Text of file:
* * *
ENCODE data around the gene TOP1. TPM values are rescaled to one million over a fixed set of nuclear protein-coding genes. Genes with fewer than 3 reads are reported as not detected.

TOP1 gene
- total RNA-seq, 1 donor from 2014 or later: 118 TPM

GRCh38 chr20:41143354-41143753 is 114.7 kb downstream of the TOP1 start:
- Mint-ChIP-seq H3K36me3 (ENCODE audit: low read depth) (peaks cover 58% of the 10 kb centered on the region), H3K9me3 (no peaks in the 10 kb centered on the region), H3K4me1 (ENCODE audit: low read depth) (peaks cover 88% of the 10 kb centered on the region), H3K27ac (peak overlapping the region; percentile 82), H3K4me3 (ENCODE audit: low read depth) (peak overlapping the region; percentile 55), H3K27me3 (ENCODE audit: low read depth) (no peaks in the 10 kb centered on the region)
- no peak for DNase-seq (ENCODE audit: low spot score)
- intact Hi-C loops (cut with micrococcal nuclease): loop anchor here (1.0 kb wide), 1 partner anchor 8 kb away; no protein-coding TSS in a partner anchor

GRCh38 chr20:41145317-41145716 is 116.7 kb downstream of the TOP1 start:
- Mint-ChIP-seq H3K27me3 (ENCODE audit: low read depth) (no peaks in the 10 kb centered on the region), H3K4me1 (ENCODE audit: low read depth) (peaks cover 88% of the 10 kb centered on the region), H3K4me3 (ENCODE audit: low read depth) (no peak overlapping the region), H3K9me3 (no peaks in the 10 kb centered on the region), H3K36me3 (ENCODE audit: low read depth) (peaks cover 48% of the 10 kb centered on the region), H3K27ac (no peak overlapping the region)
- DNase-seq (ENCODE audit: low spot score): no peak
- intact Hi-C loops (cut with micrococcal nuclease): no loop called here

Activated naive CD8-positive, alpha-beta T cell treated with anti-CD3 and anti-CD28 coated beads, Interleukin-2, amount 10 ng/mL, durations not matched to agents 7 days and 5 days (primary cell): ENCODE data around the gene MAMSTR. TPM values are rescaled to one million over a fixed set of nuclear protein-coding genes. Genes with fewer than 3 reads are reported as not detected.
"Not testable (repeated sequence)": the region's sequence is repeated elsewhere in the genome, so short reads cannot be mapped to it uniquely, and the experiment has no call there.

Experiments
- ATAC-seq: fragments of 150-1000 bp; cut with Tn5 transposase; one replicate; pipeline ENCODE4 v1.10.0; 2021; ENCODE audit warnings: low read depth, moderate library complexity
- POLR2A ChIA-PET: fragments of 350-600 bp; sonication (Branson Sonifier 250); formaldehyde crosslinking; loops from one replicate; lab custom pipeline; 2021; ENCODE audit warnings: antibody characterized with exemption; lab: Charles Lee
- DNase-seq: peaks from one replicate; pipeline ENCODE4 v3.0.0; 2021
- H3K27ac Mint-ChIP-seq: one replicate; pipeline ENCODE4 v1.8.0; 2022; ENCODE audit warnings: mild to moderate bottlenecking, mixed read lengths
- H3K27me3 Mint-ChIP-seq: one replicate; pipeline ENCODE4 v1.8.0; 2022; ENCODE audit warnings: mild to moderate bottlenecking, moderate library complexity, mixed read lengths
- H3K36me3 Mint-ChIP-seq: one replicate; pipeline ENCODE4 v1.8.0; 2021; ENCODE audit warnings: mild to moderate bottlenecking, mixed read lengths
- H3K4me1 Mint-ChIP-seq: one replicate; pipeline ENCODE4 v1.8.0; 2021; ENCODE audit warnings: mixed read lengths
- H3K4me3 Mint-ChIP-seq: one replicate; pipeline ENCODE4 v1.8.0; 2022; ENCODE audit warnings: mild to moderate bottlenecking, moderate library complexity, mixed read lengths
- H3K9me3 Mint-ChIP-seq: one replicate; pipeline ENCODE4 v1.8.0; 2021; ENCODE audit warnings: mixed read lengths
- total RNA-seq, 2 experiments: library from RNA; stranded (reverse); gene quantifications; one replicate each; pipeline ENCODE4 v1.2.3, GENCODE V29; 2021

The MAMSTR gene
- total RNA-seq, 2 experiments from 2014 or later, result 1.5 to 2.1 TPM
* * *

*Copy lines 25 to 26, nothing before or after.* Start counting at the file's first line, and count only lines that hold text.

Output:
The MAMSTR gene
- total RNA-seq, 2 experiments from 2014 or later, result 1.5 to 2.1 TPM